SCOTUS Roundup: A closer look at Granholm, Sotomayor

Not too much going on in the discussion of who President Obama will selected to replace retiring Justice David Souter this Tuesday, so let's take a look at a few other handy resources.

(Just to cover the bases, though: Chris Cillizza reported yesterday that Stephanie Cutter will help shepherd the nominee through the confirmation process for the White House and the New York Times reported that Senate Republicans are lowering expectations of a confirmation fight.)

Here's a little background on Michigan Gov. Jennifer Granholm (D), who many believe is on Obama's shortlist. Granholm is also in D.C. on Tuesday for Obama's CAFE standard announcement and possibly to talk with Obama about the Supreme Court? Who knows.

We aren't doing this as it's own post because Granholm doesn't have much of a paper trail when it comes to her legal views. She has never been a judge or a legal scholar.

Granholm, who was born in Vancouver, would be the first non-U.S. born Supreme Court Justice since Felix Frankfurter, who was Austrian. She went to Berkeley undergrad, then Harvard Law. She clerked for U.S. Appeals Court Judge Damon Keith and, in 1990, became an assistant U.S. attorney for Eastern Michigan.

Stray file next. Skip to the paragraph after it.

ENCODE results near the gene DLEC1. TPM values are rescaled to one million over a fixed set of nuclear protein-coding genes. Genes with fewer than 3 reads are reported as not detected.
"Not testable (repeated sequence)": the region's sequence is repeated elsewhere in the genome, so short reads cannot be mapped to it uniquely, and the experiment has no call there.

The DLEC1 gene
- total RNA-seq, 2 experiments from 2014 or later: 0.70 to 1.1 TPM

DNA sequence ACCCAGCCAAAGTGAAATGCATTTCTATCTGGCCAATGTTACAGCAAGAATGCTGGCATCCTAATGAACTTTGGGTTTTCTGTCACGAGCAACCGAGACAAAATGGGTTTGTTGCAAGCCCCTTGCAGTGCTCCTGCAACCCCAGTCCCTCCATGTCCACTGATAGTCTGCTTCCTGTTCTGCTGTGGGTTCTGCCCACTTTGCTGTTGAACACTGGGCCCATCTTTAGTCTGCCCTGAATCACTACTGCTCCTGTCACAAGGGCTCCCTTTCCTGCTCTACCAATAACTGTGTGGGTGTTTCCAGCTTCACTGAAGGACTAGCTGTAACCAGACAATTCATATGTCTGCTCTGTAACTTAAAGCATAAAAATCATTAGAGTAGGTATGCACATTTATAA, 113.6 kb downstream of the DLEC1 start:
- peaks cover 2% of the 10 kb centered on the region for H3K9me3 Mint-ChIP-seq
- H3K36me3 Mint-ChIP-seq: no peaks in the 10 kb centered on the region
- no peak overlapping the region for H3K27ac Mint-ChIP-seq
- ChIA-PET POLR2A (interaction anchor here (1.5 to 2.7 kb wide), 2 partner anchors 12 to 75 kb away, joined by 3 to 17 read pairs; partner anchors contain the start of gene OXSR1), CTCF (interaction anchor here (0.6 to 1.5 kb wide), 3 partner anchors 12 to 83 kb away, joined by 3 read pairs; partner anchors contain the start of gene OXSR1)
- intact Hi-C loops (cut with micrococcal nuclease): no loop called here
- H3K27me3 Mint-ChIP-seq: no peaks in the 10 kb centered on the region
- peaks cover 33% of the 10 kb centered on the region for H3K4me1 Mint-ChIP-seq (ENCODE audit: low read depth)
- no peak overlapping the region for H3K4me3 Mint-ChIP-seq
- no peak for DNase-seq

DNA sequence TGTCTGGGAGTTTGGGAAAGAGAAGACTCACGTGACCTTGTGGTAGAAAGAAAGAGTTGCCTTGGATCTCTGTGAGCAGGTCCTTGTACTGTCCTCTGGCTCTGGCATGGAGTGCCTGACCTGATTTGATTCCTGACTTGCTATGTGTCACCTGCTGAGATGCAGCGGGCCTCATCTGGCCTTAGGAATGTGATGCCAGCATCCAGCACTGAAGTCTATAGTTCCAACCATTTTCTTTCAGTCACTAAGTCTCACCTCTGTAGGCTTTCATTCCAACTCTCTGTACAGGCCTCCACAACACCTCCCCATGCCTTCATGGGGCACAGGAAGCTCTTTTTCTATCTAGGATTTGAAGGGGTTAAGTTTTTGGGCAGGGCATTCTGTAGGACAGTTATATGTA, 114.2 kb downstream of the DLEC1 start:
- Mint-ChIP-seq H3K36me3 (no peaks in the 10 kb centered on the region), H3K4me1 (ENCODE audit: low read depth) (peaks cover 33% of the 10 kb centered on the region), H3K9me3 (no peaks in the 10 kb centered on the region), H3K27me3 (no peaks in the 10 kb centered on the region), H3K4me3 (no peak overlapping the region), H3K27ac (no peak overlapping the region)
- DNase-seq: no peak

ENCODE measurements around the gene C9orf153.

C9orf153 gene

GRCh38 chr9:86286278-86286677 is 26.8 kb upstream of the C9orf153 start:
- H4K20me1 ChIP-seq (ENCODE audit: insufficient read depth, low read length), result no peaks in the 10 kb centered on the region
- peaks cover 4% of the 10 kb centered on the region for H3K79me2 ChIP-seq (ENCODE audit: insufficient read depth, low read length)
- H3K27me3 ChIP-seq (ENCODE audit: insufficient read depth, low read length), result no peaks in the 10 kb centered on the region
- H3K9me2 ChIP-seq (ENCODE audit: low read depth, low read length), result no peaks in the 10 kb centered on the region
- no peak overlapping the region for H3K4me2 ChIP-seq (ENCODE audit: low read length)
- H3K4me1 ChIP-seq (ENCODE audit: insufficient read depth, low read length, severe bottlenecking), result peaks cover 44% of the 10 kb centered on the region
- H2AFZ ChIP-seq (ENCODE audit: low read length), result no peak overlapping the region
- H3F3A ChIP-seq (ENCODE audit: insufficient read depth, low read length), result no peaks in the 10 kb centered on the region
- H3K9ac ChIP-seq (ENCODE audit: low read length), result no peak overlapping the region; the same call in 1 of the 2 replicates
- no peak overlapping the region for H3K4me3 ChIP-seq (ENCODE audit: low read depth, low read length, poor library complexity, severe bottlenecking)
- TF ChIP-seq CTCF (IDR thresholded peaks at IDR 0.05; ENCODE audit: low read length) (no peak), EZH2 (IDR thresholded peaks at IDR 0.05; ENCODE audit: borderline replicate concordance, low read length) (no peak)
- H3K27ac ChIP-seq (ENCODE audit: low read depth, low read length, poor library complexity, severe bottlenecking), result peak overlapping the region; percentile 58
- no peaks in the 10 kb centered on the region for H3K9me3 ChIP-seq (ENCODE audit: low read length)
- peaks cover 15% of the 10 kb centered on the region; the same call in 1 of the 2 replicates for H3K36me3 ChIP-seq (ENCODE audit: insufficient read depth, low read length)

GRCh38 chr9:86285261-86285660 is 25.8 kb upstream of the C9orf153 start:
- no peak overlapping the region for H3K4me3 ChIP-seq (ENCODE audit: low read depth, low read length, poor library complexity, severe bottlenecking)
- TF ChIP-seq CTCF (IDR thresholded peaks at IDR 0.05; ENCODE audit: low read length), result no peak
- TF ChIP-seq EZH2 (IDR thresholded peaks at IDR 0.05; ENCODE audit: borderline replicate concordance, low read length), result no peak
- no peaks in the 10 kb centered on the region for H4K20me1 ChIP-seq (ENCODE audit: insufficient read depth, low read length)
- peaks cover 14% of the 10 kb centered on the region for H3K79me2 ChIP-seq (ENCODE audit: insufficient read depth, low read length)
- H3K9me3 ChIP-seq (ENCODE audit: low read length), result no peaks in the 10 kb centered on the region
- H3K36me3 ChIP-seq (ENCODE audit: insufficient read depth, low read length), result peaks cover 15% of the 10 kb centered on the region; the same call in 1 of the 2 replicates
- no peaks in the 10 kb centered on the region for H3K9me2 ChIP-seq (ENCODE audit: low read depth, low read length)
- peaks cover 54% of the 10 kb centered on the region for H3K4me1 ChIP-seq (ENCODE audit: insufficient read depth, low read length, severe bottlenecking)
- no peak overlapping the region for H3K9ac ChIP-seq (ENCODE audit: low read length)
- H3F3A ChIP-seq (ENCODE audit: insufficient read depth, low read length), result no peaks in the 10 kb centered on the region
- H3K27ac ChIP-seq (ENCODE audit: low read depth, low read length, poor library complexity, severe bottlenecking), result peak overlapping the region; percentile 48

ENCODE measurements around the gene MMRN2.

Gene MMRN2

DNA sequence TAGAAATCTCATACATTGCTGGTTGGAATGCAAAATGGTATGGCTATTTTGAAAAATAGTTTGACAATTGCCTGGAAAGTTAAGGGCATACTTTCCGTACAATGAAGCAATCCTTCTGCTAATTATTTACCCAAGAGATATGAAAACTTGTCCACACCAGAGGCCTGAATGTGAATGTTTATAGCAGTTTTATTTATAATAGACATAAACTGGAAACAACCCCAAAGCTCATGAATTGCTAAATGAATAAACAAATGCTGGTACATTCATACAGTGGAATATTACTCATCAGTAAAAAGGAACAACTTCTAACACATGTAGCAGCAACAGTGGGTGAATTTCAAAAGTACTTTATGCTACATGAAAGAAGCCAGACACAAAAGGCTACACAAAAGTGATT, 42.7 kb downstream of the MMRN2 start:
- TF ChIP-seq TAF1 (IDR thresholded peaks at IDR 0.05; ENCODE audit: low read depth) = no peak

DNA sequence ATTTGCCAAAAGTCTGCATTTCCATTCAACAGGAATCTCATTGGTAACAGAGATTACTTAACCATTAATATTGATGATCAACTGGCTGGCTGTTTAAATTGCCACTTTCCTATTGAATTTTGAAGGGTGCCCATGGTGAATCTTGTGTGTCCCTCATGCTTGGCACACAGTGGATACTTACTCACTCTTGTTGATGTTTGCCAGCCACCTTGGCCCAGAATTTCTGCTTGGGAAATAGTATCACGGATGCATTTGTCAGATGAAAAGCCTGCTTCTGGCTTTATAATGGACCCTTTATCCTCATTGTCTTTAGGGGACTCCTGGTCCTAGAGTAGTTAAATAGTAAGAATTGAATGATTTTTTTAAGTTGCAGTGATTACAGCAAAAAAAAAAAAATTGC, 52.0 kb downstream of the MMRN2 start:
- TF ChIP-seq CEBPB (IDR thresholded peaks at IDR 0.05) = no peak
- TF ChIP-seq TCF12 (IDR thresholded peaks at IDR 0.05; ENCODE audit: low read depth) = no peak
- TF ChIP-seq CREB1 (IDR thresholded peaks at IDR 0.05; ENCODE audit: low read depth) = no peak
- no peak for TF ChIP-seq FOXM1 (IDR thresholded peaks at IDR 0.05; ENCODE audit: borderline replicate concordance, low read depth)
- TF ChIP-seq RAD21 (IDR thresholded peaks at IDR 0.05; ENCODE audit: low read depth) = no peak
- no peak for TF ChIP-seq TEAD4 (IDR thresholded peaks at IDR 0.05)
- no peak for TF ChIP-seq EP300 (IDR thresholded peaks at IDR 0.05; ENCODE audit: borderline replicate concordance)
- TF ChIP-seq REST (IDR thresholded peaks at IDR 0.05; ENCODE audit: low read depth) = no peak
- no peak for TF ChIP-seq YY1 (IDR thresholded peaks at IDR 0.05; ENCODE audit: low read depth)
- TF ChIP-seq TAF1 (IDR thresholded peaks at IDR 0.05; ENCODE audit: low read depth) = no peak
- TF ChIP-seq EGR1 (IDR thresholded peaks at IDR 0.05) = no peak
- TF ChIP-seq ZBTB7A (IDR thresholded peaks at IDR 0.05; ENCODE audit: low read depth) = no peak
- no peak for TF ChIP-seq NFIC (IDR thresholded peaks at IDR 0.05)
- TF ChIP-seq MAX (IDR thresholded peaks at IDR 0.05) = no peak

Seems to me that, from a political point of view, Granholm's biggest plus is she would satisfy those who think Obama should pick a woman in a big way. Granholm was Michigan's first woman attorney general and the state's first woman governor.

Granholm has also focused primarily on environmental issues and "has championed universal access to higher education" in her second term as governor, according to her website - two areas that could come before the court in the future.

Meanwhile, Todd Goldstein over at the SCOTUS blog is doing what we non-lawyers in the media cannot (or, at least, have not): He is providing in depth research on Sonia Sotomayor's previous rulings. Goldstein evidently directed a group of summer associates at his firm last year in studying Sotomayor's rulings (great foresight!) and is revealing what they found in four blog posts, of which two are up already. Notably, Goldstein concludes that Sotomayor has similar legal views as Souter.

The whole thing is worth reading and is a tremendous resource. In particular, Goldstein provides an in depth explanation of the ruling that conservative groups, like the Judicial Confirmation Network, are using against her.

Goldstein writes:
Perhaps the highest-profile discrimination case in which Sotomayor has participated (though she did not write a signed opinion) is Ricci v. DeStefano, a challenge by a group of white firefighters in New Haven, Connecticut to the city

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